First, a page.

Food Stamp Biometric I.D. Program Introduced Under Guise of Fraud Reduction
Thursday, November 29, 2012
At the beginning of 2012, I wrote an article entitled “Cashless Society: India Implements First Biometric ID Program for all of its 1.2 Billion Residents,” where I detailed the Indian UID program being implemented for purposes of “cutting down on corruption” in the distribution of social welfare benefits.
At the time, I wrote in the introduction to the article, “However, current events in India should serve not just as a warning, but also as a foreshadowing of the events to come in the Western world, specifically the United States.” But, while this statement was clearly not an outlandish claim, the fact is that the Indian UID is very similar to programs which are in operation all over the country and that have been operating since at least late 1998.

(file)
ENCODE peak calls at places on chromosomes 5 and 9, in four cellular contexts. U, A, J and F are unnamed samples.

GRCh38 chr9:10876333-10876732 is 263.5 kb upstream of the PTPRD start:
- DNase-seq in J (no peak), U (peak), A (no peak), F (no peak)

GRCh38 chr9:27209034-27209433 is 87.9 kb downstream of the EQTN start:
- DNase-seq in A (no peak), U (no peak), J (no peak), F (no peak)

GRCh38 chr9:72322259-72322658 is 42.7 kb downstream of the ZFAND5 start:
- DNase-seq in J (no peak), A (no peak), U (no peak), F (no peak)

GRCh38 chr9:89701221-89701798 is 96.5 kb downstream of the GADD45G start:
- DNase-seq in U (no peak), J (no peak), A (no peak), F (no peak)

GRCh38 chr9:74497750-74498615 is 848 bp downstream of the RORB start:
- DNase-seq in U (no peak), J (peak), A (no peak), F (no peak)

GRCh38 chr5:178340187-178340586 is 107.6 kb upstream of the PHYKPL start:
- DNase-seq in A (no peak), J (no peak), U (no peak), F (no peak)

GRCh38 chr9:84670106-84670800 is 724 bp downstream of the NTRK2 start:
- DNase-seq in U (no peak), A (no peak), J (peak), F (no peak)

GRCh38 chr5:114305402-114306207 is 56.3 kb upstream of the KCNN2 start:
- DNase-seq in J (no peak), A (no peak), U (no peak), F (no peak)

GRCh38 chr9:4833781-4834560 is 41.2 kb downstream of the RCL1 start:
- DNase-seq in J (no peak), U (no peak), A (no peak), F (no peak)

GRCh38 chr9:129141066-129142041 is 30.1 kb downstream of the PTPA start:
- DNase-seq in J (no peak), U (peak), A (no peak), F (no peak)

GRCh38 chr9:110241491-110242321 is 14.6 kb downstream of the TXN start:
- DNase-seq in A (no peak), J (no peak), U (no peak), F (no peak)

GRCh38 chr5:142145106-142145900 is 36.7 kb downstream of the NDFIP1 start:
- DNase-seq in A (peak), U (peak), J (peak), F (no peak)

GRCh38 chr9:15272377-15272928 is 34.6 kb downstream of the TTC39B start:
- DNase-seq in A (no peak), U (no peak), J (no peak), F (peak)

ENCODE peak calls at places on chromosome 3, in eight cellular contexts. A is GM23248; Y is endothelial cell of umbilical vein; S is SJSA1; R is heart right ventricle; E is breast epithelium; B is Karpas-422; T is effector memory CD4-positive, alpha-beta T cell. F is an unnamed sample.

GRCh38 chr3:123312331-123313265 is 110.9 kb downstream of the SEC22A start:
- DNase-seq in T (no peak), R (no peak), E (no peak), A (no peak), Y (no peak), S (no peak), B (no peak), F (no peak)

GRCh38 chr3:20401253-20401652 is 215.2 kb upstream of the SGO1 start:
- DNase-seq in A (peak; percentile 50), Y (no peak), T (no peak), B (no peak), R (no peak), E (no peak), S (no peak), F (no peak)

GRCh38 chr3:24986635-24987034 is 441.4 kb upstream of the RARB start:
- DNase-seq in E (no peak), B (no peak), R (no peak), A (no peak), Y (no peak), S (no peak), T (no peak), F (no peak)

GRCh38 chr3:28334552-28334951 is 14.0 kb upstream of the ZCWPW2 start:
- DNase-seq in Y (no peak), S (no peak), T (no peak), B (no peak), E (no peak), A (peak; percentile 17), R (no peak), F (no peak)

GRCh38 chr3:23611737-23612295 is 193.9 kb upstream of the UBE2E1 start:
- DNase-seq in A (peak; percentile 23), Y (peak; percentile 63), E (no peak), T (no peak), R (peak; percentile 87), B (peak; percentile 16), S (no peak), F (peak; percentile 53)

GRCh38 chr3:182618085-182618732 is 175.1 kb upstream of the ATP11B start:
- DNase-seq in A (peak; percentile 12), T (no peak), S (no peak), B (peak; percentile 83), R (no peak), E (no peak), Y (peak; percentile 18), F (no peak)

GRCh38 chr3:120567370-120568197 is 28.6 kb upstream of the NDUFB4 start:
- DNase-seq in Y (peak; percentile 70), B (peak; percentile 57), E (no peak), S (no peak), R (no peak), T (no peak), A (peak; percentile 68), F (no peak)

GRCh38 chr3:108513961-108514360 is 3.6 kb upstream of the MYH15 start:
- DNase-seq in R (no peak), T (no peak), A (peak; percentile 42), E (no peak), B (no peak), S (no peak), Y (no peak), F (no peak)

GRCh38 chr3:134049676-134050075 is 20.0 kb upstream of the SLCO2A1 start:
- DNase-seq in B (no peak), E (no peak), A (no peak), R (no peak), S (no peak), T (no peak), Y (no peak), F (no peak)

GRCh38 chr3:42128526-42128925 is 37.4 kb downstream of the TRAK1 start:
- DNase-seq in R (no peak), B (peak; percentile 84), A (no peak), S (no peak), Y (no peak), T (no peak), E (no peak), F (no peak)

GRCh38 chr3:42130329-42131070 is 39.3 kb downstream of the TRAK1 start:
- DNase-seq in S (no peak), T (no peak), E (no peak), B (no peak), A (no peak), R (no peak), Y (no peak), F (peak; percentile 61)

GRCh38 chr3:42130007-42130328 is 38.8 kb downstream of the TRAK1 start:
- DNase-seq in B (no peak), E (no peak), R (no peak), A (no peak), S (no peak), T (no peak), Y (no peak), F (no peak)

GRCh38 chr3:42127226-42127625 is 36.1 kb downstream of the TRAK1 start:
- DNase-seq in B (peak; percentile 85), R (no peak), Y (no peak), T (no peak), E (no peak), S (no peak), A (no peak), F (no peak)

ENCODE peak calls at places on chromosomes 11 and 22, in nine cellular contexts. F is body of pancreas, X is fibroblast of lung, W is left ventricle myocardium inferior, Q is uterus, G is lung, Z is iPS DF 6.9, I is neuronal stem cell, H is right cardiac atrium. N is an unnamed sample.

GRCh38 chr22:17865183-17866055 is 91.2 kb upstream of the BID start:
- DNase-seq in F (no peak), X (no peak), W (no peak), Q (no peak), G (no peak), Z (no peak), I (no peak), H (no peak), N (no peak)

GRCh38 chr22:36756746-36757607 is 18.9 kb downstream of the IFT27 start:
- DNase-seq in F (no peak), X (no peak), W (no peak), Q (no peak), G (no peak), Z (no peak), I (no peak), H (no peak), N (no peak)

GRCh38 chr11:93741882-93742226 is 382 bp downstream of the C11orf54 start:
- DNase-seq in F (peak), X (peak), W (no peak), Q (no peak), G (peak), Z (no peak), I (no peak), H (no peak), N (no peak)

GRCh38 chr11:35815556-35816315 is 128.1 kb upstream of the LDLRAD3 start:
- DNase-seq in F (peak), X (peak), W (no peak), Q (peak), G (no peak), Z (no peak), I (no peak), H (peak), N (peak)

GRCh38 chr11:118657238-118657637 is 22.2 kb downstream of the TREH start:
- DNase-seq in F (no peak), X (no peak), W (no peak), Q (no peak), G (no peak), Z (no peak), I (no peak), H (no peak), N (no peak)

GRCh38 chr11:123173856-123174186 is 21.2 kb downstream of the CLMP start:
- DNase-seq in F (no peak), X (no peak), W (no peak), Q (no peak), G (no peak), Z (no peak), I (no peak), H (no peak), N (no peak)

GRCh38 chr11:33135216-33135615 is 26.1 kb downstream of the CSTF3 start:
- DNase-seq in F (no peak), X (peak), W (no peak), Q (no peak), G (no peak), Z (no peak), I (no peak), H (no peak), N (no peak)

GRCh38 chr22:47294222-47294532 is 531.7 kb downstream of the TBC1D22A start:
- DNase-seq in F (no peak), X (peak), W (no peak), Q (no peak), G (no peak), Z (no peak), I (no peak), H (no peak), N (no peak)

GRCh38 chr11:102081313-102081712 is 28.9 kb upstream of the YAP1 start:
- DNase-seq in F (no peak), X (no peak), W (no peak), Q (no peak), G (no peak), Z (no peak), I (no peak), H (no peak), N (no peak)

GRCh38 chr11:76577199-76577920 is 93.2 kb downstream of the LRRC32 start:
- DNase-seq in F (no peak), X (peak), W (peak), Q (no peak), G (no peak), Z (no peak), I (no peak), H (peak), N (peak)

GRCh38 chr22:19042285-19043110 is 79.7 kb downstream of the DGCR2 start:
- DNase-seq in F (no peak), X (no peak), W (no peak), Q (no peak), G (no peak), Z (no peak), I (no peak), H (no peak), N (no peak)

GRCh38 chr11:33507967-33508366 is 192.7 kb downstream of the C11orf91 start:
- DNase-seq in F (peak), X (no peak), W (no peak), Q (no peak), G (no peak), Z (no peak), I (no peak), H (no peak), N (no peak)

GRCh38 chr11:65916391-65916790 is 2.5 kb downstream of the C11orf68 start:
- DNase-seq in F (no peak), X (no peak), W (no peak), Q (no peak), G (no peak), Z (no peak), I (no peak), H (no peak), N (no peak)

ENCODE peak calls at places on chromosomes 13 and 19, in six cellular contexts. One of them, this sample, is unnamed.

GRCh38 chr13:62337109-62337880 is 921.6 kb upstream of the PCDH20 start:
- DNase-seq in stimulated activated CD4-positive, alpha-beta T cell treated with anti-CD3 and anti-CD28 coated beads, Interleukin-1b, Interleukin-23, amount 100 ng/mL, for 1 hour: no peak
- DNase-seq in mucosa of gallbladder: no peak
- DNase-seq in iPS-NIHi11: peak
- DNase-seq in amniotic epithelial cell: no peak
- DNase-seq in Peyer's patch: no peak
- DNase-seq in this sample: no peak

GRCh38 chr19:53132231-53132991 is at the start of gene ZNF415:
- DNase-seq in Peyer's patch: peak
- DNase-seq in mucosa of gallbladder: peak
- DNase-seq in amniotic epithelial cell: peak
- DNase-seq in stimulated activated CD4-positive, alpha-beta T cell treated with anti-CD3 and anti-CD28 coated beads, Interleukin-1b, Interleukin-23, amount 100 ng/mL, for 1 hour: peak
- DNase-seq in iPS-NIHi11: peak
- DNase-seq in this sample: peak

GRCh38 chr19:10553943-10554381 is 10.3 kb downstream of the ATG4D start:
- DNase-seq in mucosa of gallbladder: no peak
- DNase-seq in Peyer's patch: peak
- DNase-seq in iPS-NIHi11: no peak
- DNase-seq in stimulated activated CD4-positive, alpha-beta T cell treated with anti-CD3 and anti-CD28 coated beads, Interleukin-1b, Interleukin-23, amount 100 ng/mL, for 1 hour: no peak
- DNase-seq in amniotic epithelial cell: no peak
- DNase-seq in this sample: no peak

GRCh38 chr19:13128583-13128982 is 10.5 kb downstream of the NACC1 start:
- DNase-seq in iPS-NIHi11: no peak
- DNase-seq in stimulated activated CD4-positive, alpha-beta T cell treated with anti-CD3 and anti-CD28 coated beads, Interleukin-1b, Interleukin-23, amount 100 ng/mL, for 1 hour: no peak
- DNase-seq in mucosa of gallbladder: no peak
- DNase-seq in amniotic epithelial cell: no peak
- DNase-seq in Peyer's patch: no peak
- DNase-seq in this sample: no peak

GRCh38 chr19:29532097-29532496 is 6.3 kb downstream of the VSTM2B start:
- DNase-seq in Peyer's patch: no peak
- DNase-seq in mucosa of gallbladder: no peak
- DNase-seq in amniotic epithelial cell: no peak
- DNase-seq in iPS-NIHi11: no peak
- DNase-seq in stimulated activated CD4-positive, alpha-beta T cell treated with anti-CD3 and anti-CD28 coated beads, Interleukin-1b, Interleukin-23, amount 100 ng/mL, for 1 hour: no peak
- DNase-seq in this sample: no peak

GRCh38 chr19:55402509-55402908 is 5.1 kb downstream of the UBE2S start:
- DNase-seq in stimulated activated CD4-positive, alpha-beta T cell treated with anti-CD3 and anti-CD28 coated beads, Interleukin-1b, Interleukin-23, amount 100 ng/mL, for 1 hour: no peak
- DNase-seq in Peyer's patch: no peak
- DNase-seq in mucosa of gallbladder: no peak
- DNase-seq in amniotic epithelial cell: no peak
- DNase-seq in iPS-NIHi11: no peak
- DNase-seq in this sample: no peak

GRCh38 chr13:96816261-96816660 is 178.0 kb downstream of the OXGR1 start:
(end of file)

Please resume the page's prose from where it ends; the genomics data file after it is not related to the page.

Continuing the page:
In some areas like Los Angeles, New York, Connecticut, Illinois, Massachusetts, Texas, Arizona, New Jersey, and California, the slow emergence of the UID-style program for food stamp recipients is clearly evident. Many other areas of the country are considering the implementation of the program as well such as Florida, Maryland, Michigan, South Carolina, Mississippi, and Pennsylvania.
Like the Indian UID program, the roll-out of the American system will require the fingerprinting of individuals receiving food stamps under the guise of reducing fraud. Yet, like the early status of the Japanese version of the UID, the Juki-Net, the emerging American system is currently being implemented on a state-wide or local basis (county or city), with no administration by the US Federal government.